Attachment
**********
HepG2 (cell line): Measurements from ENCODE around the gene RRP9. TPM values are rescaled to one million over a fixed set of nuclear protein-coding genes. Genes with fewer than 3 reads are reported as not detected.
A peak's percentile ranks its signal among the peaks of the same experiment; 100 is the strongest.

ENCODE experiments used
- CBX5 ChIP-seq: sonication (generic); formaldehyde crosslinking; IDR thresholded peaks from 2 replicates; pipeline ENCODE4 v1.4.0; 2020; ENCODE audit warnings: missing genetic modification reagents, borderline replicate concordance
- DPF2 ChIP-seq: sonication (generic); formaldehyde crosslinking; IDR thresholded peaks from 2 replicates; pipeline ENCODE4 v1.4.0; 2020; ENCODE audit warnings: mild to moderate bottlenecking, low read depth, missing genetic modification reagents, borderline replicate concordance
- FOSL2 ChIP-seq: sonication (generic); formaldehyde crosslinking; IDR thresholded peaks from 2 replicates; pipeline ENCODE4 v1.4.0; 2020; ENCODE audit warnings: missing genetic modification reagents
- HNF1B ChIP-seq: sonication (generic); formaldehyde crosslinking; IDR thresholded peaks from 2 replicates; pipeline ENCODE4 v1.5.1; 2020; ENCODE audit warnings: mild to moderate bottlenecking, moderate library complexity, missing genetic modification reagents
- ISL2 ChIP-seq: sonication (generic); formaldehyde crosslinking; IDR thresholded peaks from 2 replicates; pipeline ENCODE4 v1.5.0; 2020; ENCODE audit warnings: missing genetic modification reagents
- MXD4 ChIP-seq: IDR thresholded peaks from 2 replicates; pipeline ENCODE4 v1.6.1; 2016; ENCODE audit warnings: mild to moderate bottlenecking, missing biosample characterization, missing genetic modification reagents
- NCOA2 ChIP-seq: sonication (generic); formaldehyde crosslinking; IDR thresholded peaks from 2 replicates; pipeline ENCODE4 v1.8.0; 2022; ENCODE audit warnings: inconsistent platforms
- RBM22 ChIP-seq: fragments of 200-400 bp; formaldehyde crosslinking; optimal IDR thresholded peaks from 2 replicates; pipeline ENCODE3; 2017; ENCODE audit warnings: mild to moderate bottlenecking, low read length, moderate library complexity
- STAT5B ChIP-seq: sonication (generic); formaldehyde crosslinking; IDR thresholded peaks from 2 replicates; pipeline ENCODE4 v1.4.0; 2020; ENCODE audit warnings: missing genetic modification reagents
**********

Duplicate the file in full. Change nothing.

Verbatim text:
HepG2 (cell line): Measurements from ENCODE around the gene RRP9. TPM values are rescaled to one million over a fixed set of nuclear protein-coding genes. Genes with fewer than 3 reads are reported as not detected.
A peak's percentile ranks its signal among the peaks of the same experiment; 100 is the strongest.

ENCODE experiments used
- CBX5 ChIP-seq: sonication (generic); formaldehyde crosslinking; IDR thresholded peaks from 2 replicates; pipeline ENCODE4 v1.4.0; 2020; ENCODE audit warnings: missing genetic modification reagents, borderline replicate concordance
- DPF2 ChIP-seq: sonication (generic); formaldehyde crosslinking; IDR thresholded peaks from 2 replicates; pipeline ENCODE4 v1.4.0; 2020; ENCODE audit warnings: mild to moderate bottlenecking, low read depth, missing genetic modification reagents, borderline replicate concordance
- FOSL2 ChIP-seq: sonication (generic); formaldehyde crosslinking; IDR thresholded peaks from 2 replicates; pipeline ENCODE4 v1.4.0; 2020; ENCODE audit warnings: missing genetic modification reagents
- HNF1B ChIP-seq: sonication (generic); formaldehyde crosslinking; IDR thresholded peaks from 2 replicates; pipeline ENCODE4 v1.5.1; 2020; ENCODE audit warnings: mild to moderate bottlenecking, moderate library complexity, missing genetic modification reagents
- ISL2 ChIP-seq: sonication (generic); formaldehyde crosslinking; IDR thresholded peaks from 2 replicates; pipeline ENCODE4 v1.5.0; 2020; ENCODE audit warnings: missing genetic modification reagents
- MXD4 ChIP-seq: IDR thresholded peaks from 2 replicates; pipeline ENCODE4 v1.6.1; 2016; ENCODE audit warnings: mild to moderate bottlenecking, missing biosample characterization, missing genetic modification reagents
- NCOA2 ChIP-seq: sonication (generic); formaldehyde crosslinking; IDR thresholded peaks from 2 replicates; pipeline ENCODE4 v1.8.0; 2022; ENCODE audit warnings: inconsistent platforms
- RBM22 ChIP-seq: fragments of 200-400 bp; formaldehyde crosslinking; optimal IDR thresholded peaks from 2 replicates; pipeline ENCODE3; 2017; ENCODE audit warnings: mild to moderate bottlenecking, low read length, moderate library complexity
- STAT5B ChIP-seq: sonication (generic); formaldehyde crosslinking; IDR thresholded peaks from 2 replicates; pipeline ENCODE4 v1.4.0; 2020; ENCODE audit warnings: missing genetic modification reagents